Brush Sushi Izakaya has been on my radar for several months, but the opportunity hasn’t presented itself. Everyone raves about their omakase service (this translates to “I’ll leave it up to you”, in Japanese and it’s a chef’s choice of sushi and ingredients). But that much raw seafood is a bit of a stretch for my beloved, so a brunch on New Year’s Eve was the perfect introduction.
Located in downtown Decatur, just down from the Marta station, they were fairly empty when we arrived for brunch around 1:00. There were a couple of folks sitting at the sushi bar (to our right, off camera, in the photo above), but for most of the meal, we had the place to ourselves.
Isn’t this chicken chart amazing? I may just save the picture for future reference. It makes up most of the back wall of the restaurant, next to a window where you look into the kitchen and watch them cook yakatori.
Unsure of exactly what to order, we both started with a bowl of miso soup. I’ve never really questioned what miso was, but after having this soup – which was so different from the typical hibachi house miso – I had to google. Its flavor comes from the choice of miso paste, which is a traditional Japanese seasoning that is made by fermenting soybeans and salt with a particular fungus – Aspergillus oryzae. This paste is then dissolved into (typically) a fish-based stock, although there are vegetarian options using kelp or shiitake mushrooms.
The flavor of this soup was multi-layered, without an overwhelming fishiness. As executive chef Jason Liang is known for two things: the quality of his ingredients and his sushi, we started with rolls. We went the New World roll route – they had several choices here, along with Old World (more traditional Japanese) rolls – and each ordered a half roll: crunchy tuna (left) and Snow Crab California (right).
The rolls were as good as they looked, and they were gorgeouse. And the ginger was the “real white stuff” (which, as I learned from a friend at Christmas, is far superior to the “imitation pink stuff” you see most places).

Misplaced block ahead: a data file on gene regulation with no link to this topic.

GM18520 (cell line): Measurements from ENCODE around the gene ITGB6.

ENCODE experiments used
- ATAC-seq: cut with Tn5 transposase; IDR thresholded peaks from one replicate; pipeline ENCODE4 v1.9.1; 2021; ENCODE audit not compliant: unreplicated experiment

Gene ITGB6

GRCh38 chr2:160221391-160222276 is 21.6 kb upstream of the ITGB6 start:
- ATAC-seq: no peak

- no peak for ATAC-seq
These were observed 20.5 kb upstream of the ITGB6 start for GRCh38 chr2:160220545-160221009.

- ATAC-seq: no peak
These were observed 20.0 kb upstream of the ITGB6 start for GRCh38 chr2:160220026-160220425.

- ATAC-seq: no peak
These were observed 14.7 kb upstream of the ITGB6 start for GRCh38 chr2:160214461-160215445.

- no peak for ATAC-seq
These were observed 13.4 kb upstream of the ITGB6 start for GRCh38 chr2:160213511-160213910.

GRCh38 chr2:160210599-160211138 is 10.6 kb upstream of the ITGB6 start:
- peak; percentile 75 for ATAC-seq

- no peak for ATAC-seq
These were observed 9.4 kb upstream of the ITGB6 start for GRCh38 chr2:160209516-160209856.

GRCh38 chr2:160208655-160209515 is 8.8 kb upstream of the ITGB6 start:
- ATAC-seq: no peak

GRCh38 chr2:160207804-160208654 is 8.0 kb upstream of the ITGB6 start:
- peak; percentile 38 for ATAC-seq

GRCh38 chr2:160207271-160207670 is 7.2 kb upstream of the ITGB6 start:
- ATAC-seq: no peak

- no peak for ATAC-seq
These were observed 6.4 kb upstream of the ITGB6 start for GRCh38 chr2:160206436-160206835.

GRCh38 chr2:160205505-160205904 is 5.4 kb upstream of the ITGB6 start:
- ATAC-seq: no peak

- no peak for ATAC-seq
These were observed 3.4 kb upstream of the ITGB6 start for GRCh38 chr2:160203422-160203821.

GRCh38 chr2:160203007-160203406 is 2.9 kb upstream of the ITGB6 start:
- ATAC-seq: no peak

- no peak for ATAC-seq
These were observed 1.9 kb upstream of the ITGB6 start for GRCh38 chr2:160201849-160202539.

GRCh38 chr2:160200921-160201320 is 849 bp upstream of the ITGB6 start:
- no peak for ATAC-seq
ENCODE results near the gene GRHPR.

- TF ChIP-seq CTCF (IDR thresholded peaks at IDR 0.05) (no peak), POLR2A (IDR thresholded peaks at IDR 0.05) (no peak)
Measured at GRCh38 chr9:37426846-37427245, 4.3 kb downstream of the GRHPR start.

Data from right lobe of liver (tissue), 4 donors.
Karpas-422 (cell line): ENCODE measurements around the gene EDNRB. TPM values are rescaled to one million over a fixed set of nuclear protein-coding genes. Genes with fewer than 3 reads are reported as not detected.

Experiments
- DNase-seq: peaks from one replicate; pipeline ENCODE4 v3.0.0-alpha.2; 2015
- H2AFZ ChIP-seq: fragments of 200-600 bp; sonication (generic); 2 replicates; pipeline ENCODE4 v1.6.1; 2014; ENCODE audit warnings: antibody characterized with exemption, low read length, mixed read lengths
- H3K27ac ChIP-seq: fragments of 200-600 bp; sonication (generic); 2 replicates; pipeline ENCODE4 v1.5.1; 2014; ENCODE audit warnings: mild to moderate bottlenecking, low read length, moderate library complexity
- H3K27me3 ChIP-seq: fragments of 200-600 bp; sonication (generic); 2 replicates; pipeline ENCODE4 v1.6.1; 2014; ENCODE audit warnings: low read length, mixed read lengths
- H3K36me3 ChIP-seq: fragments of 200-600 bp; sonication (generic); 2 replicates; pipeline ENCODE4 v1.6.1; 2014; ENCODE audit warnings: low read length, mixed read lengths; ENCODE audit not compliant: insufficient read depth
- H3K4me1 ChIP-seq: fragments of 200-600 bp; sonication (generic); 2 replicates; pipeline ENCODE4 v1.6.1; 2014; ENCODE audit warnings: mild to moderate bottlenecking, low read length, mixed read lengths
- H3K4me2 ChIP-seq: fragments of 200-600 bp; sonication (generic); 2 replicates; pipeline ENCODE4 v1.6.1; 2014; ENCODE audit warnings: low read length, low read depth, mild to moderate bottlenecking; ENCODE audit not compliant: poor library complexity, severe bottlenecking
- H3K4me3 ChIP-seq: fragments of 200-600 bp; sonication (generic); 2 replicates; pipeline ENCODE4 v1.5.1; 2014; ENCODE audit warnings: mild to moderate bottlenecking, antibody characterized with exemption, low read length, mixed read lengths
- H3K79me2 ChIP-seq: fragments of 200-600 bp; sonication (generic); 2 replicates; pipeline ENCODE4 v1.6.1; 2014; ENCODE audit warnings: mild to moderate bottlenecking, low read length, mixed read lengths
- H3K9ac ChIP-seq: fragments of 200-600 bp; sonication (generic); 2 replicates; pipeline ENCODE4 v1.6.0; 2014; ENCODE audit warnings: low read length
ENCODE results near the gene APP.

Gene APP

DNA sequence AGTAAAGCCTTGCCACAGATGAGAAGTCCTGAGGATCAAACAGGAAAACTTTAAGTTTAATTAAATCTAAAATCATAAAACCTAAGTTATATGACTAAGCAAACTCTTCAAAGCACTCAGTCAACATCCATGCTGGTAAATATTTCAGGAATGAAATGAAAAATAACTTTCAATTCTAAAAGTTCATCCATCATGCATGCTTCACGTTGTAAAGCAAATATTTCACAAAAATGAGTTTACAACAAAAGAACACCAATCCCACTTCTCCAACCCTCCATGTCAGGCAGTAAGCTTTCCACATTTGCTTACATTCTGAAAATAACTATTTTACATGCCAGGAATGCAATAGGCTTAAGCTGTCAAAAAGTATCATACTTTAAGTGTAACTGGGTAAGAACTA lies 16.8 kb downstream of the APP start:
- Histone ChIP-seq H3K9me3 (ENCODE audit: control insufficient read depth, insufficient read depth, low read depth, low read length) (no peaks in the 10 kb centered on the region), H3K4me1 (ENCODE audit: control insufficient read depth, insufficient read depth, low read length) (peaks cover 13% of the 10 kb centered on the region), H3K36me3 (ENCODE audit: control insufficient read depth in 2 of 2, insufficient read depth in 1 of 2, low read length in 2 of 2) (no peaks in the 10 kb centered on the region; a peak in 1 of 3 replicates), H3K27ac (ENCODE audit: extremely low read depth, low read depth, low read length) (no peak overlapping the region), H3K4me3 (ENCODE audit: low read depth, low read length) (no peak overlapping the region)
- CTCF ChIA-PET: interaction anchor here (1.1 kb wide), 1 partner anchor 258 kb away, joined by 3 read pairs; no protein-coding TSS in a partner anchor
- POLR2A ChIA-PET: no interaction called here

My beloved ordered the spicy miso ramen bowl (I tried to get her to order the lobster ramen, of which they only serve 4 per day, to no avail),
with pulled pork, cabbage and an ajitsuke (soaked in soy) egg. She generally prefers pho to ramen (when given a choice of Asian soups), but was enamored with this bowl. The pulled pork was different than the typical sliced pork (chasu), and absolutely melted in your mouth..
I was really torn on what to order, but our server (who was great) really sold this dish. “We took three ritzy things and put them together. What else could you want?”
Toro uni ikura. Sea urchin, fatty tuna and salmon roe.
This was, without a doubt, the prettiest plate I was served in 2017. Maybe the prettiest plate I’ve been served in the last few years. Look at the components:
- the fatty tuna was like a thin paste on top of the rice (you can see the pink tint in the open spaces).
- the sea urchin (which I’ve only had on two or three other occasions) is spread around the dish – the medium brown chunks – and was very briny.
- the salmon roe was beside the sea urchin, surrounded by green scallions and dark green nori. The roe was marinated in soy sauce. And
- the radish and quail eggs provide counter points
The small spray bottle above the tray is soy sauce. This was a beautiful dish that blew me away with its complexity. The uni was like a taste of the sea with every bite and the fatty tuna was like eating fish butter. This is a meal I would not have even considered ordering three years ago, but I went with the recommendation of the server and was pleased, as could be, with the result.